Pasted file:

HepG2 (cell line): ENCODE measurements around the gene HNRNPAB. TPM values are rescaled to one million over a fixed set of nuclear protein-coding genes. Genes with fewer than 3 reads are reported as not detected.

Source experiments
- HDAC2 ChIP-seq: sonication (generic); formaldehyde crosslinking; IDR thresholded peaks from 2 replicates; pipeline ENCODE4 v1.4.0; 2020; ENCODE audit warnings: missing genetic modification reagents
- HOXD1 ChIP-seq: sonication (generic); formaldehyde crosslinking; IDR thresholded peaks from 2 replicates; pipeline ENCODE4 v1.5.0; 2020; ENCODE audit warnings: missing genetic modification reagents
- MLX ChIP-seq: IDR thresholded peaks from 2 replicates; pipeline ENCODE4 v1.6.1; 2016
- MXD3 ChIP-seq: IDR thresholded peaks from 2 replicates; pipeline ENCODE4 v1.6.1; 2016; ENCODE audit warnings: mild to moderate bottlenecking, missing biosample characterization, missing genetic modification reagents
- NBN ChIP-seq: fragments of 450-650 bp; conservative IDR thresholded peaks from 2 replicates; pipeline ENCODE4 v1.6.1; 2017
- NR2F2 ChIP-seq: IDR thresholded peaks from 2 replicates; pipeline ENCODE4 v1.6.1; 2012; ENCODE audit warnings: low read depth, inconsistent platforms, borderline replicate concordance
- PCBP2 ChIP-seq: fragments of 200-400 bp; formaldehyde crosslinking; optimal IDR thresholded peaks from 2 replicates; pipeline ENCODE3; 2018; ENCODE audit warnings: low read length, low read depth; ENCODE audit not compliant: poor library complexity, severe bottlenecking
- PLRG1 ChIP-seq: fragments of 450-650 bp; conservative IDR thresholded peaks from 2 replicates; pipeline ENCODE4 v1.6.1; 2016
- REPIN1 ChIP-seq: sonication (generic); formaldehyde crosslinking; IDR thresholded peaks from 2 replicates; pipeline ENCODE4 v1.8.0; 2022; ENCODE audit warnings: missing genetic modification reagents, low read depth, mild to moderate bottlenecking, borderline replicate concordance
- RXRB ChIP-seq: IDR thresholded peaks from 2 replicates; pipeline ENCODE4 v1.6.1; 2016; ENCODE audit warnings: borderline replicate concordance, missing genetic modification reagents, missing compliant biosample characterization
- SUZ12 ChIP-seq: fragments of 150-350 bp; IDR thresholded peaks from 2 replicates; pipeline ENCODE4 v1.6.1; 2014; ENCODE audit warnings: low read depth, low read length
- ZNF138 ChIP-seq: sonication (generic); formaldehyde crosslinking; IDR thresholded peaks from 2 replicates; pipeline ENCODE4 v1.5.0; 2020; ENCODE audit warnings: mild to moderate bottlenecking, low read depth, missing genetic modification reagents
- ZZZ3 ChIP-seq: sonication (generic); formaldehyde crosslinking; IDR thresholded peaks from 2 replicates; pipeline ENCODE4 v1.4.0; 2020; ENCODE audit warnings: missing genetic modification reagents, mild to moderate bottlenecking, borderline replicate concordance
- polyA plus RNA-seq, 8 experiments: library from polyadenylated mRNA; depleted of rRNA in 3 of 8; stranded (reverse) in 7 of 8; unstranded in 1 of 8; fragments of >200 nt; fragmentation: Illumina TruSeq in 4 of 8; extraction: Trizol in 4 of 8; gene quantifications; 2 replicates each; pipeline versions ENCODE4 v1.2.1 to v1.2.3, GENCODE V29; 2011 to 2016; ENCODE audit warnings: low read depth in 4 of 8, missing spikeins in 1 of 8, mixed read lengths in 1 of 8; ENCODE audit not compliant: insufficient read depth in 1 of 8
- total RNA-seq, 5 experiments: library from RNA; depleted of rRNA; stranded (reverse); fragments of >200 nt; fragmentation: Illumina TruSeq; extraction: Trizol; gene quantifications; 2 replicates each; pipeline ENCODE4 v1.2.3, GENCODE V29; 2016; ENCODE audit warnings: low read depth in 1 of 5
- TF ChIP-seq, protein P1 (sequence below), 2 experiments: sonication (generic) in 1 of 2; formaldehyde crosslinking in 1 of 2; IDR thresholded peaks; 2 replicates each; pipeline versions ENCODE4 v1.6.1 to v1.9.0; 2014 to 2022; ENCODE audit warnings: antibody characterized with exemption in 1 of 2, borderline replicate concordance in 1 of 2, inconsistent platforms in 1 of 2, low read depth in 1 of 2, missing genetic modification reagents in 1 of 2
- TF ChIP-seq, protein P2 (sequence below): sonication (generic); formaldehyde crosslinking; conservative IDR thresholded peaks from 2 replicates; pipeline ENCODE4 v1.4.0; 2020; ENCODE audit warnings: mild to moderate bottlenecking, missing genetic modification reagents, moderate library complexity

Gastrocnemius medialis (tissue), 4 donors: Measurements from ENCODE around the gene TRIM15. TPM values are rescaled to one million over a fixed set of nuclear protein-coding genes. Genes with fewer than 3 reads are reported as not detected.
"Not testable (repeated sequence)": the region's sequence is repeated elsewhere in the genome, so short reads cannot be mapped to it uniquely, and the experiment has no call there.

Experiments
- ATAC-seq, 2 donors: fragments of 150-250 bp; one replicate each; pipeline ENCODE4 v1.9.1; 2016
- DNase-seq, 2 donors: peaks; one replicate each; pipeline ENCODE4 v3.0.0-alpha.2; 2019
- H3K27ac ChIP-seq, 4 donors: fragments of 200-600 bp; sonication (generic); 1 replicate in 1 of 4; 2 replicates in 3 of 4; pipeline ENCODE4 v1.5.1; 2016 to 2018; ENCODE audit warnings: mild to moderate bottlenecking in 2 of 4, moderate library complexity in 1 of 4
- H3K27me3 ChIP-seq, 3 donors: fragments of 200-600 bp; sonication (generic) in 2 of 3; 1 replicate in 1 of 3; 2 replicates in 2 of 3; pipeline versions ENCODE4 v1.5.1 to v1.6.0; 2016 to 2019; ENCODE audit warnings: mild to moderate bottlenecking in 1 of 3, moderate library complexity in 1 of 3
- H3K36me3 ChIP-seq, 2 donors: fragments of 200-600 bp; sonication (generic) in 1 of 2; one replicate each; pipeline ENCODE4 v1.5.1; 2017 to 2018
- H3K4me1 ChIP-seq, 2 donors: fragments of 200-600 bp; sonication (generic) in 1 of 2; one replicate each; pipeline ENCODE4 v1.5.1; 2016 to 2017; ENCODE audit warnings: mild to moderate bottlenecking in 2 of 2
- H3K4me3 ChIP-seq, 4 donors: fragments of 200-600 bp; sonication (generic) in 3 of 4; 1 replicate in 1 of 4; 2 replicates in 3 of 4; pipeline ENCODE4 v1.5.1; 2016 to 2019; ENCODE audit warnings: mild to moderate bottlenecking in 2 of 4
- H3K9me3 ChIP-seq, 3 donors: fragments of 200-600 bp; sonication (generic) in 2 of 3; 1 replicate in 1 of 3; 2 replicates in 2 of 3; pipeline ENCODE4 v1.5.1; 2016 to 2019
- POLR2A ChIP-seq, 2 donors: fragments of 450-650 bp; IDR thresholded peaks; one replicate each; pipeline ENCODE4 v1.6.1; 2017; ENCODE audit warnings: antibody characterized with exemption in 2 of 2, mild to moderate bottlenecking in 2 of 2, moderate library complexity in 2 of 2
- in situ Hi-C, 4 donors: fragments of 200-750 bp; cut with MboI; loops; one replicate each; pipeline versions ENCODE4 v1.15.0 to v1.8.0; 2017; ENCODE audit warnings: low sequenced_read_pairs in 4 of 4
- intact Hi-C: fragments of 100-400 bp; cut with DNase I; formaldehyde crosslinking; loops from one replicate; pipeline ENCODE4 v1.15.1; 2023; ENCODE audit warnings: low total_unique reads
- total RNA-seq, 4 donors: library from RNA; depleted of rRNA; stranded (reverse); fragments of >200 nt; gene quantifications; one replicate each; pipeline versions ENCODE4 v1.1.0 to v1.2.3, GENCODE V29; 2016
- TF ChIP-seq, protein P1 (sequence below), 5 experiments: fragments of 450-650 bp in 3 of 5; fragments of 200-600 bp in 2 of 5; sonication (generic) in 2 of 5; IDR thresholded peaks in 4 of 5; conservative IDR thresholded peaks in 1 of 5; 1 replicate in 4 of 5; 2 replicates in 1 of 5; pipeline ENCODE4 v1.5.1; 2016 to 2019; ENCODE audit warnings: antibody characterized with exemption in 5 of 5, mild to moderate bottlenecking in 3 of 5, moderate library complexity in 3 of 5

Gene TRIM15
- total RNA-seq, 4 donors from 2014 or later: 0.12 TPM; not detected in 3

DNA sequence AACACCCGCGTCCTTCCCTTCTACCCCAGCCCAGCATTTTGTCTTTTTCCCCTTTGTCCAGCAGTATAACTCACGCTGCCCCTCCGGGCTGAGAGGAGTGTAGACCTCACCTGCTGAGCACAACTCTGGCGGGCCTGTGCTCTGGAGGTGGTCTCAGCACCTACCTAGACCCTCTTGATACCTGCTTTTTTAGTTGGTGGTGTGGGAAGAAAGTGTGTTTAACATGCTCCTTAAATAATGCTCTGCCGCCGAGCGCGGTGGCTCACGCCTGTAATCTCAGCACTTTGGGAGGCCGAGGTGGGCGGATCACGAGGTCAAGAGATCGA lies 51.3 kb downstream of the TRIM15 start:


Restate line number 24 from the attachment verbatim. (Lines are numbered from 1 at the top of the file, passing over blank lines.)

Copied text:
- DNase-seq, 2 donors: peaks; one replicate each; pipeline ENCODE4 v3.0.0-alpha.2; 2019